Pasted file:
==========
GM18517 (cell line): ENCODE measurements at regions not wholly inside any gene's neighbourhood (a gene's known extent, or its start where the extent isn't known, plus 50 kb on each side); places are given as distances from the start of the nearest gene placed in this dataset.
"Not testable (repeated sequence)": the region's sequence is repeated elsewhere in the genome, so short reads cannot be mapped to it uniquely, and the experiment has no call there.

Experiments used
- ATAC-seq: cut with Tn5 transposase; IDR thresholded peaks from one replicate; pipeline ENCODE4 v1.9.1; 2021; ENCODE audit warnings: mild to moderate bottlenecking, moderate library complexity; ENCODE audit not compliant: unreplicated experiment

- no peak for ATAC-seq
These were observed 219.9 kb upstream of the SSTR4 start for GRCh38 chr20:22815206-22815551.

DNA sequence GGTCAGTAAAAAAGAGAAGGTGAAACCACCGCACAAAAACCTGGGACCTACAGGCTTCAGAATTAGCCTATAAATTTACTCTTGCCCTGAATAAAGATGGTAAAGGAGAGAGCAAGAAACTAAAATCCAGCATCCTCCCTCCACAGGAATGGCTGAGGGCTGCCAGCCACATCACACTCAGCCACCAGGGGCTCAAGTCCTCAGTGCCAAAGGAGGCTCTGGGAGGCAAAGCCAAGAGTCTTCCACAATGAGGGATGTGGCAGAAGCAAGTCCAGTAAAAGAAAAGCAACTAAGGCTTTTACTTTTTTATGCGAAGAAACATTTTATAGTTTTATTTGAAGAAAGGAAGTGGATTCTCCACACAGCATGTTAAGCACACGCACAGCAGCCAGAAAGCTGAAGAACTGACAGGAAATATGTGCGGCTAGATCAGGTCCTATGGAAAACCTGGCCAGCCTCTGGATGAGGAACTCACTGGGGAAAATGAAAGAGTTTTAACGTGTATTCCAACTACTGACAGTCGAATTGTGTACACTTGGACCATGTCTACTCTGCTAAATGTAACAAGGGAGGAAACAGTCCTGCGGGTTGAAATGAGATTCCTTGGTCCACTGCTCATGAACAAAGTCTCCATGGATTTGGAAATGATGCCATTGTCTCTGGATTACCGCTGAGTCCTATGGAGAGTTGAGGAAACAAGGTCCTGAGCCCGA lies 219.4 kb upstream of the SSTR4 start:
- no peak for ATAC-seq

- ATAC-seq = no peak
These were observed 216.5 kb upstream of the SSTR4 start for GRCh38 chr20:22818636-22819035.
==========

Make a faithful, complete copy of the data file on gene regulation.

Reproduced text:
GM18517 (cell line): ENCODE measurements at regions not wholly inside any gene's neighbourhood (a gene's known extent, or its start where the extent isn't known, plus 50 kb on each side); places are given as distances from the start of the nearest gene placed in this dataset.
"Not testable (repeated sequence)": the region's sequence is repeated elsewhere in the genome, so short reads cannot be mapped to it uniquely, and the experiment has no call there.

Experiments used
- ATAC-seq: cut with Tn5 transposase; IDR thresholded peaks from one replicate; pipeline ENCODE4 v1.9.1; 2021; ENCODE audit warnings: mild to moderate bottlenecking, moderate library complexity; ENCODE audit not compliant: unreplicated experiment

- no peak for ATAC-seq
These were observed 219.9 kb upstream of the SSTR4 start for GRCh38 chr20:22815206-22815551.

DNA sequence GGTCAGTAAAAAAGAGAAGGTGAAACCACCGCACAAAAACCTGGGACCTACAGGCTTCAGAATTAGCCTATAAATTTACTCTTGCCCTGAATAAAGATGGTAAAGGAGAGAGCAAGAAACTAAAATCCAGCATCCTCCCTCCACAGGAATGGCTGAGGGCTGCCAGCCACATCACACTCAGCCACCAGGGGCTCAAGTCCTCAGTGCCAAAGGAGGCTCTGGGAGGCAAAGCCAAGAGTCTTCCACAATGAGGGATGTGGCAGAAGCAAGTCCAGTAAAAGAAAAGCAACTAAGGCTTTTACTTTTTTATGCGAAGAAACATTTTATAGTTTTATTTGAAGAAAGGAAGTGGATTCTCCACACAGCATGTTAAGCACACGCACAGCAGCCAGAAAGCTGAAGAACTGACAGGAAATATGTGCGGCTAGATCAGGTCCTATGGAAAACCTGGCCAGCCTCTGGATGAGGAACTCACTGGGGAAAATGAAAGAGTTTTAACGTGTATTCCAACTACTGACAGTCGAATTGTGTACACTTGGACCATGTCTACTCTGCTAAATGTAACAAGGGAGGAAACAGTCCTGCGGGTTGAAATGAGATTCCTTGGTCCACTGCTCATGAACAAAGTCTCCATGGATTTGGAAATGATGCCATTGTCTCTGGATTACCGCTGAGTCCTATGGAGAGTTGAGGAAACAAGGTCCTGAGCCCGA lies 219.4 kb upstream of the SSTR4 start:
- no peak for ATAC-seq

- ATAC-seq = no peak
These were observed 216.5 kb upstream of the SSTR4 start for GRCh38 chr20:22818636-22819035.